Some of us want to discuss the fragrant floral notes and cigar box overtones, and some of us just want something to put in our faces. That’s the divide between general gamers and adventure fans right there, according to Telltale CEO Dan Connors.
Speaking to Siliconera, Connors said traditional adventure games evolved to the point of inaccessibility.
“I think the problem with adventure games is if you don’t understand how they work, and you’re playing one for the first time, and it’s built for an adventure gamer, you’re not gonna get past the first puzzle because it never even occurs to you to think that way,” he said.
Unfortunately, if that first puzzle is targeted at non-adventure fans, the niche audience of experts isn’t going to be impressed.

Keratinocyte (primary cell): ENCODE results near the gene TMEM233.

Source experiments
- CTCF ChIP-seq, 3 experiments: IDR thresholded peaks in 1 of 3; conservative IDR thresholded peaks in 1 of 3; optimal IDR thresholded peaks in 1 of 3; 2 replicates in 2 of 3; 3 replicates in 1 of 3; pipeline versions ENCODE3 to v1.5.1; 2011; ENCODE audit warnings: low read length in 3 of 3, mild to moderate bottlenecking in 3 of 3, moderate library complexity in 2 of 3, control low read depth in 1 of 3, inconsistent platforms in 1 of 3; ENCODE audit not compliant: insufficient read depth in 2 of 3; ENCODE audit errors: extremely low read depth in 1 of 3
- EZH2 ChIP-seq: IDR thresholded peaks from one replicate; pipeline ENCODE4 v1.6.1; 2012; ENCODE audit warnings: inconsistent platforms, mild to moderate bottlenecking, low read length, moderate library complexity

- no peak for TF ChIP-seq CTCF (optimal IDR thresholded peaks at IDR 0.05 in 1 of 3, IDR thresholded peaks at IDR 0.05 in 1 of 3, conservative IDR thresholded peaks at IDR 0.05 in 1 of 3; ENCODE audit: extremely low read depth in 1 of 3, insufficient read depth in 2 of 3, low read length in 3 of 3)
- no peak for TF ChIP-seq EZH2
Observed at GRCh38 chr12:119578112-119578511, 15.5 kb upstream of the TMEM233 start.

“It has become an elite club in a way, and there’s almost a look down upon new people trying to come in,” Connors added.
“Adventure games are like good wine. It’s like, high-end, quality stuff that people who understand it, want it to be sophisticated. And that’s a struggle.”
But it’s a struggle Telltale is rising to meet, and one that grows easier as games become more mainstream.
“The thing is now, everybody has experience with games. There was a time when navigating a menu kept people from playing games,” he said.
“Now there’s more people that are past that hurdle. The number of people you can talk to has moved from 18-34 year old men to 7-years-old to 60-years-old all have experience with games.”
Telltale’s most recent releases include The Walking Dead, Jurassic Park and Back to the Future, all of which are delivered episodically via digital distribution and take a more cinematic approach to adventure gaming. This strategy seems to be working.